Though external illuminators would be needed in these cases, adding to the price.

John does not need any help, and he is correct Mrs. Lawrence, welcome. Think of the area you are asking each camera to cover as a football field, because the dimensions you offer equal that almost exactly. Also keep in mind that video is very much a two dimensional view. If you have any trees or other landmarks that block the view, you will not see "around" them. Depending on your budget, you have some tough decisions to make, but at a minimum, I would consider something that covers my driveway/garage area if you have one.

If you have a good interior security system, that is a positive. If not, consider using the cameras to "watch" your windows or places of ground entry, closer to your home. You might have to forego something for now. Feel free to come back anytime.

Ok. I'm an idiot & misread the prints. I have no doubt I proved most of the end-user stereotypes right in my first few minutes... sorry about that. The total width is 107' feet.

Christy, no worries and that is good to hear that it is narrower. So the total width is 107' per camera or for the entire perimeter?

Either way, this is now quite simple to handle. Even at 107' max width per camera and 50' distance, this is quite doable with regular equipment.

Take a look at this list of smaller outdoor cameras with 25m+ IR range under $300. It's mostly Dahua and Hikvision as it generally is for this price point. You could certainly buy a Vivotek but it's likely to be notably more expensive and larger (see this list). That said, if you are comfortable with Vivotek's support that is certainly a plus factor.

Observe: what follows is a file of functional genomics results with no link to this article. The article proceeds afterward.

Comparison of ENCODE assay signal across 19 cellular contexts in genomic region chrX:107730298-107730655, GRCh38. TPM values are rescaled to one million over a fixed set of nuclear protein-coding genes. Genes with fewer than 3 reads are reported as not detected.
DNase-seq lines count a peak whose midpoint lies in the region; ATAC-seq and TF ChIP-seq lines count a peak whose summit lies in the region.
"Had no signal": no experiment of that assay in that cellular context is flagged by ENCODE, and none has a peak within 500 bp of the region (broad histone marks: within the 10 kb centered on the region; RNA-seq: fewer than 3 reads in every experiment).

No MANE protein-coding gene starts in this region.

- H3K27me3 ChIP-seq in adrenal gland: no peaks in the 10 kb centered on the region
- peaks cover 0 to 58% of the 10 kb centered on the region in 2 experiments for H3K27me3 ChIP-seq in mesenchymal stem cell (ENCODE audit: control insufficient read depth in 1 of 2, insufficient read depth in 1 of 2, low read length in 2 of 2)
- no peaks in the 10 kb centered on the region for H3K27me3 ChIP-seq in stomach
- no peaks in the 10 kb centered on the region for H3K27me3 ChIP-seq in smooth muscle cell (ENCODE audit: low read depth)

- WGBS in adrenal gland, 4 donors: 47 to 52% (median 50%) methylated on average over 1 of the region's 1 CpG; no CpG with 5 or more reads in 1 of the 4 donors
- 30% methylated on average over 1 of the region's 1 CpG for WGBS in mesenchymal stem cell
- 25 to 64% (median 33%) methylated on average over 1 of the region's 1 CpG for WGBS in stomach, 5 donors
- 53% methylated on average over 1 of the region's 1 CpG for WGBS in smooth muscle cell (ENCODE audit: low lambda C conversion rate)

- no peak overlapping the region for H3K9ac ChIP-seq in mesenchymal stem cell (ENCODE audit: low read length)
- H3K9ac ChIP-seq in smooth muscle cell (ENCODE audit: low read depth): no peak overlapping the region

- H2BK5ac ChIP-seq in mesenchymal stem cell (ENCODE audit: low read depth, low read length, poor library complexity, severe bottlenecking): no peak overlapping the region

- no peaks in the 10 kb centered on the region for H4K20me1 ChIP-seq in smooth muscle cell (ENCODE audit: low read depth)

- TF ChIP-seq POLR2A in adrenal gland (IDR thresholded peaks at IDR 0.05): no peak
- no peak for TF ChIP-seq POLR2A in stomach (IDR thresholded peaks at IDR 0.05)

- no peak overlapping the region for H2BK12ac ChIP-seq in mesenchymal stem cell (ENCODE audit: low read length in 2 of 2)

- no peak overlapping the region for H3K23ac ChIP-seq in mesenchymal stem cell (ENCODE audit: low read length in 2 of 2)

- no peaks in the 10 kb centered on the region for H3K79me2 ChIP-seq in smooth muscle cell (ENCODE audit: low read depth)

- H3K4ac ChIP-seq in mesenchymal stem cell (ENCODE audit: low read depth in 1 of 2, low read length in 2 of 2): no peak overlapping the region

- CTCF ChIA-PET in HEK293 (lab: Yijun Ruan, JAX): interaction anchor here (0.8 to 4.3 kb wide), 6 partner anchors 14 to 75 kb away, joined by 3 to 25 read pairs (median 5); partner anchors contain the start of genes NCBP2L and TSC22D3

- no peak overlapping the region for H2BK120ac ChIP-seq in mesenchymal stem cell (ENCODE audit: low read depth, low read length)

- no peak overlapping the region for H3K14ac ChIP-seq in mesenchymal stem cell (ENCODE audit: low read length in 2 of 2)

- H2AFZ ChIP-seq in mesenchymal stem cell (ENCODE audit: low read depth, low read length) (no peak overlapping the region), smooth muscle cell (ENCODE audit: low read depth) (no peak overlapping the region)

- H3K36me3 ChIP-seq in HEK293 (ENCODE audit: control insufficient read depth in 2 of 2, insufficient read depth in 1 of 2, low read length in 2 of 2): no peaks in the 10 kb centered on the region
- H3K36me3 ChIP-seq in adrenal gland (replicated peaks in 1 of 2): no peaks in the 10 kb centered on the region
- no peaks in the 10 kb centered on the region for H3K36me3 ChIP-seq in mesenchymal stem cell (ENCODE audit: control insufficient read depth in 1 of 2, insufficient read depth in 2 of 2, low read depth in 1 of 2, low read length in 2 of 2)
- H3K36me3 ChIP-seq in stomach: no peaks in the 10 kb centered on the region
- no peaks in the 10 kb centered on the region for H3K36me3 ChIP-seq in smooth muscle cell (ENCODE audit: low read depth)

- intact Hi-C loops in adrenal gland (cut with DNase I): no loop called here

Thanks for the list!! I was curious how the list would change with a budget of $1000 per camera, and I was surprised that were only 4 cameras between $301-$1000, with all your other parameters the same. I was also surprised that no 5MP cameras were listed. Are they not worth the investment? Is the day/night support also more hype than substance?

The main limitation is that those higher resolution cameras tend to be physically larger. I had initially filtered out larger cameras assuming you wanted smaller, less obvious cameras mounted on your house.

That said, including any size camera, there are 13 matches. The lowest cost, smallest option is the new 4MP cameras (e.g., see our The 4MP Shootout - Dahua vs Hikvision). Those have excellent WDR and are under $200. On the other hand, if you want to go real high end, probably the best is the Avigilon 5MP integrated IR (which has very smooth even night time images) and Avigilon has very good VMS software (though it's relatively expensive and requires a dealer).

Net / net - Dahua or Hik 4MP for low cost / basic functions, Avigilon for high cost / better performance. Arecont is on the list of matches but save yourself pain and avoid them.

Is the day/night support also more hype than substance?

No, it's actually a feature that's tangible, and that you don't want to do without. It means that during daylight hours a mechanical, optical IR filter is inserted between the lens and imager, cutting out most IR.

At night the filter retracts to allow the IR reflected from the LED's to hit the sensor.

Without it, the mixture of IR and visible light would make it impossible to focus the image to its sharpest because of the slightly different wavelengths of light between the two.

@John, nice Box-out of ADI in search results.

For a user, there is literally no point in buying ADI, when Hikvision is available with newer, more secure firmware.

Slightly off topic, but how did ADI get in the DB as an OEM? For price?

ADI is a big company so we believe people will be interested.

Also, it is a lil' bit irony / reminder to the 'other' manufacturers.

The Flir FX

Record to SD card or use cloud recording with it. Flir uses Briefcam for the cloud. The FX also comes with a nifty outdoor cover.

FLIR FX has an IR range of just 10m and tested even worse for range. See: FLIR FX Tested. It's a neat camera but not sure that it's right for a larger outdoor area.